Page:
Julian Guthrie, author of the new book “Alpha Girls,” touted the “extraordinary successes” of four Silicon Valley women at the May 30 Rotary Club of Los Altos meeting.
Guthrie, whose previous best-sellers spotlighted highly successful men like Larry Ellison (“The Billionaire and the Mechanic”), explores in “Alpha Girls” the drive and ambition of women who had the grit to take alpha positions at male-dominated venture capital firms. Guthrie defines “alpha girls” as “the women upstarts who took on Silicon Valley’s male culture and made the deals of a lifetime.”
The way upward in venture capital, Guthrie suggested, is to become an “everyday radical” or “tempered radical” while working at a company that is not always hospitable to women leaders. Their goal, Guthrie said, is to make the world more equitable.
Magdalena Yesil, MJ Elmore, Sonja Perkins and Theresia Gouw grew as “tempered radicals” to become major VC check-writers, according to Guthrie. She calls them “upstarts” whose names the general public does not yet recognize.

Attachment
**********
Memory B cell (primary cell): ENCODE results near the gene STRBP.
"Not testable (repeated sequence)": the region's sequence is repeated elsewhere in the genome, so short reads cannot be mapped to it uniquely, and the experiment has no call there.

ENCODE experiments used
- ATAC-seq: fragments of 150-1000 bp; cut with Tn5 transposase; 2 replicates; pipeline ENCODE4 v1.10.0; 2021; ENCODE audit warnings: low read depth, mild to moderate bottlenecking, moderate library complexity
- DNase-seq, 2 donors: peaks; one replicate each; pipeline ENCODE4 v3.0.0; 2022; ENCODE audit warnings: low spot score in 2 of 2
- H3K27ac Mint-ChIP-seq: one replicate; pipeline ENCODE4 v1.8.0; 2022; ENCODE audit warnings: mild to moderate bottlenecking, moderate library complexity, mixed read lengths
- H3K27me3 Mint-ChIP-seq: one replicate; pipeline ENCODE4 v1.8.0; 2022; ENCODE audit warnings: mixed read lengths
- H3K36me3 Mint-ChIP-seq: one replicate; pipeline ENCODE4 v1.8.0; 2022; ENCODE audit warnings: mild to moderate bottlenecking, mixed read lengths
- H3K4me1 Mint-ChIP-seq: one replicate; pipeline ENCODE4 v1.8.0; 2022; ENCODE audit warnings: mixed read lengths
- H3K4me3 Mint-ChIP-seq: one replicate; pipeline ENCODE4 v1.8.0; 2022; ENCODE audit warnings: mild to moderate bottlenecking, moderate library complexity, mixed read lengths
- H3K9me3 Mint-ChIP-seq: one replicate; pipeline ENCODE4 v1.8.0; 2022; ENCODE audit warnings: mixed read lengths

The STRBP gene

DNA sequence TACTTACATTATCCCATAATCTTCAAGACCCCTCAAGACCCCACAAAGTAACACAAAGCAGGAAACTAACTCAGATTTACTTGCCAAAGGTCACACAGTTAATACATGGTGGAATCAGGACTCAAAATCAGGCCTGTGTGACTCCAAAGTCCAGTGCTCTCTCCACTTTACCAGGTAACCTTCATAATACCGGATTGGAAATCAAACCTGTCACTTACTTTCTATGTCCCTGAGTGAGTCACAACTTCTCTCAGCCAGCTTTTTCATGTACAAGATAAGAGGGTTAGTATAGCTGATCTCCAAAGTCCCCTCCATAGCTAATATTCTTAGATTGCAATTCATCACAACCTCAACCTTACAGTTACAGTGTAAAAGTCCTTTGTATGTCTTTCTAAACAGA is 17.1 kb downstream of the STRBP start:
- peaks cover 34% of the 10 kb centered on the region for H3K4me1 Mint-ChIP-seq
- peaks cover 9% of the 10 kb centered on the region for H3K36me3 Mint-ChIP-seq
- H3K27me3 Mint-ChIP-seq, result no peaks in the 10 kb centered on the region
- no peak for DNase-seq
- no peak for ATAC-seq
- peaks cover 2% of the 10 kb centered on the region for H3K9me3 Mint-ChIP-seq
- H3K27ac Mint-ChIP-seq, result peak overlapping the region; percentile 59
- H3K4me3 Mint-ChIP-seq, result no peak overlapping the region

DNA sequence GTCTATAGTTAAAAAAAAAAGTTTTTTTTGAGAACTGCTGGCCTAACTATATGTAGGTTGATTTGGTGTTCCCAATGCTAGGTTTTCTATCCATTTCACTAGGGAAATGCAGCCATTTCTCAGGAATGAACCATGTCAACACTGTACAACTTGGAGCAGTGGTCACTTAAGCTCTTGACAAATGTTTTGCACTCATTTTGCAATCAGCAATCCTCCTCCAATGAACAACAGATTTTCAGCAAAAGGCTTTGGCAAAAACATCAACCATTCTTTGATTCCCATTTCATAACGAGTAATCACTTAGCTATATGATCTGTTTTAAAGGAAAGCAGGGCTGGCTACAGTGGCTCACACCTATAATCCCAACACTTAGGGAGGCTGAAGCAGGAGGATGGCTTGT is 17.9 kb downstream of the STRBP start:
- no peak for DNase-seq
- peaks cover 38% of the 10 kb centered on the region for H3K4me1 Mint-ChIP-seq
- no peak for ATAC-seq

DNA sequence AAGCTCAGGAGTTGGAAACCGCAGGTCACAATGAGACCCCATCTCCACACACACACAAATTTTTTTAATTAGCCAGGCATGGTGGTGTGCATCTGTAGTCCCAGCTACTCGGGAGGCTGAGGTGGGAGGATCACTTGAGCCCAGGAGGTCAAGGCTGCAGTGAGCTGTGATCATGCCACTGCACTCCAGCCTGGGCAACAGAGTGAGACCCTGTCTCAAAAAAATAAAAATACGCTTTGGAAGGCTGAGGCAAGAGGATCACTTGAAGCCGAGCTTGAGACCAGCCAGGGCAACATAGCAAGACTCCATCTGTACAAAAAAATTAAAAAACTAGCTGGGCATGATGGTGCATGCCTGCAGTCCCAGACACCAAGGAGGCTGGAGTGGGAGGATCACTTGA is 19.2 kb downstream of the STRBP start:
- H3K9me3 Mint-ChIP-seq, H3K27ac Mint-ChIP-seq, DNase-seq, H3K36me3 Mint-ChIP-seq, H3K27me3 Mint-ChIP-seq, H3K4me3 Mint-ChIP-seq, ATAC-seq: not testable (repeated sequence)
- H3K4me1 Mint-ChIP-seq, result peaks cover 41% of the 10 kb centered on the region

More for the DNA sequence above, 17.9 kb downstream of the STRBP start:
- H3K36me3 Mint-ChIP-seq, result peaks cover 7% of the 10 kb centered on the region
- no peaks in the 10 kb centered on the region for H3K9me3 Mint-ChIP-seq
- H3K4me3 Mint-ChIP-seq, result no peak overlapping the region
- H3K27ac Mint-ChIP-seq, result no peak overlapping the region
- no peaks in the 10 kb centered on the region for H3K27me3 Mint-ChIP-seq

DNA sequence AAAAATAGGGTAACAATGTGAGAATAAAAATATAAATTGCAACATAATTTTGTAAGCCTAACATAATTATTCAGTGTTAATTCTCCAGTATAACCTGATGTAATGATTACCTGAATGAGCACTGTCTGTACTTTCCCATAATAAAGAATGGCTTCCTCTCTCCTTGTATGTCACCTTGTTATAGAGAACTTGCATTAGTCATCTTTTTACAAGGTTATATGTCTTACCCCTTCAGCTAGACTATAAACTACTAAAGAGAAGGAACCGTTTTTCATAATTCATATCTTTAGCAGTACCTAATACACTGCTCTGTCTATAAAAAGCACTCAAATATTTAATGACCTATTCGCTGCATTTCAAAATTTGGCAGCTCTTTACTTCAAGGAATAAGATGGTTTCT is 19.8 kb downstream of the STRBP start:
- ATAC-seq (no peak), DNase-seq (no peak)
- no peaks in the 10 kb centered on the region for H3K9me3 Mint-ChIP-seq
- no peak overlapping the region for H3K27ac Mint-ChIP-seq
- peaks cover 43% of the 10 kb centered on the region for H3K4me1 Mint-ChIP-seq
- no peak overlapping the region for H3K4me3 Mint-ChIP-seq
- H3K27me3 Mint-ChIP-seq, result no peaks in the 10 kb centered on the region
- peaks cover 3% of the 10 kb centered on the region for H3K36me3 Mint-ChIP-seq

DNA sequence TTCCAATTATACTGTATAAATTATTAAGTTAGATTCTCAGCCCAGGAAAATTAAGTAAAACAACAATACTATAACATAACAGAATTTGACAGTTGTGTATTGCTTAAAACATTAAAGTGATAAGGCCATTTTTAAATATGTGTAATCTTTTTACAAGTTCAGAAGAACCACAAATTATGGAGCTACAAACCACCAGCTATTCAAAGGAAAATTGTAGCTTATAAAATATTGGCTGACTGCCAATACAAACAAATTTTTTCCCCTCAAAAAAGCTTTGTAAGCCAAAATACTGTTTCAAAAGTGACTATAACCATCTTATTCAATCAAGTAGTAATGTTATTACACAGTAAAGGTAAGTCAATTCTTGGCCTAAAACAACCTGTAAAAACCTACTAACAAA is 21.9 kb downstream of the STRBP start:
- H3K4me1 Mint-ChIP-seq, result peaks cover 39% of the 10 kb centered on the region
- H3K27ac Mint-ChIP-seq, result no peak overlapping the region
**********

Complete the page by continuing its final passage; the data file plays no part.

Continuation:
Yesil came to the U.S. from Turkey to earn an electrical engineering degree from Stanford University. She played an important role in the founding and early days of Salesforce.com.
Elmore drove from Indiana in an old Ford Pinto and became one of the first female partners at Institutional Venture Partners in Menlo Park.
Perkins graduated from Harvard University and was hired at Menlo Ventures on Sand Hill Road.
Gouw came to the U.S. via her Chinese immigrant parents in Indonesia. She graduated at the top of her class at Brown University and earned a Stanford MBA. With another successful woman venture capitalist, she co-founded her own firm, Aspect Ventures.
Guthrie said top management in VC firms is slowly becoming more diverse, though women still account for only 8 percent of all investing partners at such firms.
For more information on “Alpha Girls,” visit facebook.com/AlphaGirlsStories.
Marlene Cowan is a member of the Rotary Club of Los Altos. For more information, visit losaltosrotary.org.